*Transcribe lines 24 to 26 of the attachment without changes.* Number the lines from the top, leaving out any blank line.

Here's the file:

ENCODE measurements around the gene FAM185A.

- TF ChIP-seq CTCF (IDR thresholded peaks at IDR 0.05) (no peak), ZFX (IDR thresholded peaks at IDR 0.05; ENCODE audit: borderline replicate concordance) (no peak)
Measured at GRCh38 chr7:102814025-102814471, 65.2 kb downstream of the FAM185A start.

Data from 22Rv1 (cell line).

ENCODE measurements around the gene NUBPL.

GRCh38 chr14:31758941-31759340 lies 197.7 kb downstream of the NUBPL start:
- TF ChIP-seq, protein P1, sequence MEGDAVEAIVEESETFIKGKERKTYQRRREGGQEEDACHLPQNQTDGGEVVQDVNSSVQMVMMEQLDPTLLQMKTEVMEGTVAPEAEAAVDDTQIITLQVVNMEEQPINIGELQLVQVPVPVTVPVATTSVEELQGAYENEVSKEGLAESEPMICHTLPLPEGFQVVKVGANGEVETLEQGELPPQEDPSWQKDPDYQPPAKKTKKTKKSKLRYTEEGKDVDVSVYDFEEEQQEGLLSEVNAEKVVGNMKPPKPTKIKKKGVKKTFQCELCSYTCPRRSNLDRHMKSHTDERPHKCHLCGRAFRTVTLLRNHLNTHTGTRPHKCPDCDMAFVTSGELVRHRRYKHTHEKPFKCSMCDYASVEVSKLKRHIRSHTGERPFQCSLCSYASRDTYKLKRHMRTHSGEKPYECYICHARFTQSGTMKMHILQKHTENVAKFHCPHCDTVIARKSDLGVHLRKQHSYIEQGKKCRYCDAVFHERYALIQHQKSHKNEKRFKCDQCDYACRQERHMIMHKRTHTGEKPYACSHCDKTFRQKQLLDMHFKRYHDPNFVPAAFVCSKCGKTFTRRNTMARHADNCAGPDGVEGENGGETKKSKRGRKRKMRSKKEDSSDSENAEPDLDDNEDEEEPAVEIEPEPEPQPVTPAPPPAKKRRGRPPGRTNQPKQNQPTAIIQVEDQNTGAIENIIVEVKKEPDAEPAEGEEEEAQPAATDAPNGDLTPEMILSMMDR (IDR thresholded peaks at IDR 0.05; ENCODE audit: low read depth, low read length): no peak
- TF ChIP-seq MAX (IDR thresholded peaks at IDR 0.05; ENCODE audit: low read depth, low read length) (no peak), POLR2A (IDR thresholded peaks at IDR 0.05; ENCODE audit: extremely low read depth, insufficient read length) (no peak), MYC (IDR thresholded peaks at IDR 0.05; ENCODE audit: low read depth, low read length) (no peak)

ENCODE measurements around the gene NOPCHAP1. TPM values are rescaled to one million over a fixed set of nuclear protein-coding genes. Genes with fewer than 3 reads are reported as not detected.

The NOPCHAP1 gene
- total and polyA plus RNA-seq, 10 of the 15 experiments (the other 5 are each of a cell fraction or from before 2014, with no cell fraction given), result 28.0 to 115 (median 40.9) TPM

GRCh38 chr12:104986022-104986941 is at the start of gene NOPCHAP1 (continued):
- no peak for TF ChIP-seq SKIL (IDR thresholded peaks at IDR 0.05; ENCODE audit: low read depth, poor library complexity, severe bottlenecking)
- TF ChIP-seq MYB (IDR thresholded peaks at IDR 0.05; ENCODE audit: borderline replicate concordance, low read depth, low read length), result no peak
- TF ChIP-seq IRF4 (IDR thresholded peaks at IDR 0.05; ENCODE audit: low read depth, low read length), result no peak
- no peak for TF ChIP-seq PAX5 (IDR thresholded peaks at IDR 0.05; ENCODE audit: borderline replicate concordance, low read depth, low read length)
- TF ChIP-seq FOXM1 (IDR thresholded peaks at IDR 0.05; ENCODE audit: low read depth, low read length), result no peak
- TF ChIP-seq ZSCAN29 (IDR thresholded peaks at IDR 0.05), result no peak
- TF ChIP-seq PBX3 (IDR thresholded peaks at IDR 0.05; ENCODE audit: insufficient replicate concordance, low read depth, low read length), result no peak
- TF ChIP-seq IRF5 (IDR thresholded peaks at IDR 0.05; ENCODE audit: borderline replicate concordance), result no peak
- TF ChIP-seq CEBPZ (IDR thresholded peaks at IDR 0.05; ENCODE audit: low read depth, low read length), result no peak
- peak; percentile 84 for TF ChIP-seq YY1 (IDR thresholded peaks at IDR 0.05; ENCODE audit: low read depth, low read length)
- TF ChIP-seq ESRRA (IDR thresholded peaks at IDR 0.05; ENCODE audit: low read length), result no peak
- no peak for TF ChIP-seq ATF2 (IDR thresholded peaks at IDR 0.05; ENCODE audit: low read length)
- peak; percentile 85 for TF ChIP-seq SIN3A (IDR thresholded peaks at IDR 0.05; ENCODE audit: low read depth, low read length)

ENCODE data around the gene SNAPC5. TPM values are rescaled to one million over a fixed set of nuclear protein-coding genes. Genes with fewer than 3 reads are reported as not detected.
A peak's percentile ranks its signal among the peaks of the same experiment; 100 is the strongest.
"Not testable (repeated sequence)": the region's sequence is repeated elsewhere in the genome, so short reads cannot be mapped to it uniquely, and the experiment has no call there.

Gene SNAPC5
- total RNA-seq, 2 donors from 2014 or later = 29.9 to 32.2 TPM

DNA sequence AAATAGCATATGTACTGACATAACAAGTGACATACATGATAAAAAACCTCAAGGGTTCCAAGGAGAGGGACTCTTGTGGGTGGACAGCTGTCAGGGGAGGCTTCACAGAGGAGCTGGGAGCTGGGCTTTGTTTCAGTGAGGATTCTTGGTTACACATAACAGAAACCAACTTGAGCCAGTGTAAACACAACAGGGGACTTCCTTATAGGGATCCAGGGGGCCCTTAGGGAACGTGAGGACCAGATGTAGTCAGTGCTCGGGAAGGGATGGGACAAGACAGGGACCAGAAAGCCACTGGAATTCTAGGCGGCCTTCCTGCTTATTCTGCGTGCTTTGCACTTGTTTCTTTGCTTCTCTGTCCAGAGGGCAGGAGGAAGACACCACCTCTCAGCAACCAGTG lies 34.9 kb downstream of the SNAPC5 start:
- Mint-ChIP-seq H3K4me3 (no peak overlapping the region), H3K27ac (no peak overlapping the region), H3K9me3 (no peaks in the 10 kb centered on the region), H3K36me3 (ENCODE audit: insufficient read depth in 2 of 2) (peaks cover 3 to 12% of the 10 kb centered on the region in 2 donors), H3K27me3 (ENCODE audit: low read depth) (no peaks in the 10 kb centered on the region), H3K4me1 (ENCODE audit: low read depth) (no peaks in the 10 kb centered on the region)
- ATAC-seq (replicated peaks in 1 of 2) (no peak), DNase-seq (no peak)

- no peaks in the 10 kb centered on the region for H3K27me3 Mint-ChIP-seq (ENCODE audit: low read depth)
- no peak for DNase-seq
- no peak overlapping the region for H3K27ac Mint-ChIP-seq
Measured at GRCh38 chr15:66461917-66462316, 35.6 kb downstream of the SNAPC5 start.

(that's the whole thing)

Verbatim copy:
- no peak for TF ChIP-seq ATF2 (IDR thresholded peaks at IDR 0.05; ENCODE audit: low read length)
- peak; percentile 85 for TF ChIP-seq SIN3A (IDR thresholded peaks at IDR 0.05; ENCODE audit: low read depth, low read length)

ENCODE data around the gene SNAPC5. TPM values are rescaled to one million over a fixed set of nuclear protein-coding genes. Genes with fewer than 3 reads are reported as not detected.